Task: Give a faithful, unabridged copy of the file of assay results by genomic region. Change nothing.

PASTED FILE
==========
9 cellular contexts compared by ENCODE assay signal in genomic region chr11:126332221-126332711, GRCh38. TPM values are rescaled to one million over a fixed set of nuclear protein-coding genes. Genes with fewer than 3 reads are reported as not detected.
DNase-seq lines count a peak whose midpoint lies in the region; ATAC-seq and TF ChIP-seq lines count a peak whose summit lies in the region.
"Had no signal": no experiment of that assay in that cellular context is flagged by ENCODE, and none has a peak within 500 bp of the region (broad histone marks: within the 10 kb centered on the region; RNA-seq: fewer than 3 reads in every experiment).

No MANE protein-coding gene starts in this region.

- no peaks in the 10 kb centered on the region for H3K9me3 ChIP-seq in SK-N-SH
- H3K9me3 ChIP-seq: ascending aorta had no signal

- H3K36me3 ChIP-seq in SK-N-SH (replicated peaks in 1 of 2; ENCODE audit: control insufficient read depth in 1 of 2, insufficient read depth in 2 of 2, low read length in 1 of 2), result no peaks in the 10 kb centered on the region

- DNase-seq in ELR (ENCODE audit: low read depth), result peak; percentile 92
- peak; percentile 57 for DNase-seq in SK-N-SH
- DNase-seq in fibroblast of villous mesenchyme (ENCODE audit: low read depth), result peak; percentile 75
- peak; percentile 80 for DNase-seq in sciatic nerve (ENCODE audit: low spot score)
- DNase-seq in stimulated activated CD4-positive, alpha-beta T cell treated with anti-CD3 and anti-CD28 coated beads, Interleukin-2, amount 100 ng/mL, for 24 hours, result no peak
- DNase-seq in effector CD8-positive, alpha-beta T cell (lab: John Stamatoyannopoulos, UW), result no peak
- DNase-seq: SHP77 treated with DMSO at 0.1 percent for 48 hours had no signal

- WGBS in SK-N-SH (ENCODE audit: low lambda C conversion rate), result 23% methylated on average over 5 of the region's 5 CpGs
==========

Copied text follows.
9 cellular contexts compared by ENCODE assay signal in genomic region chr11:126332221-126332711, GRCh38. TPM values are rescaled to one million over a fixed set of nuclear protein-coding genes. Genes with fewer than 3 reads are reported as not detected.
DNase-seq lines count a peak whose midpoint lies in the region; ATAC-seq and TF ChIP-seq lines count a peak whose summit lies in the region.
"Had no signal": no experiment of that assay in that cellular context is flagged by ENCODE, and none has a peak within 500 bp of the region (broad histone marks: within the 10 kb centered on the region; RNA-seq: fewer than 3 reads in every experiment).

No MANE protein-coding gene starts in this region.

- no peaks in the 10 kb centered on the region for H3K9me3 ChIP-seq in SK-N-SH
- H3K9me3 ChIP-seq: ascending aorta had no signal

- H3K36me3 ChIP-seq in SK-N-SH (replicated peaks in 1 of 2; ENCODE audit: control insufficient read depth in 1 of 2, insufficient read depth in 2 of 2, low read length in 1 of 2), result no peaks in the 10 kb centered on the region

- DNase-seq in ELR (ENCODE audit: low read depth), result peak; percentile 92
- peak; percentile 57 for DNase-seq in SK-N-SH
- DNase-seq in fibroblast of villous mesenchyme (ENCODE audit: low read depth), result peak; percentile 75
- peak; percentile 80 for DNase-seq in sciatic nerve (ENCODE audit: low spot score)
- DNase-seq in stimulated activated CD4-positive, alpha-beta T cell treated with anti-CD3 and anti-CD28 coated beads, Interleukin-2, amount 100 ng/mL, for 24 hours, result no peak
- DNase-seq in effector CD8-positive, alpha-beta T cell (lab: John Stamatoyannopoulos, UW), result no peak
- DNase-seq: SHP77 treated with DMSO at 0.1 percent for 48 hours had no signal

- WGBS in SK-N-SH (ENCODE audit: low lambda C conversion rate), result 23% methylated on average over 5 of the region's 5 CpGs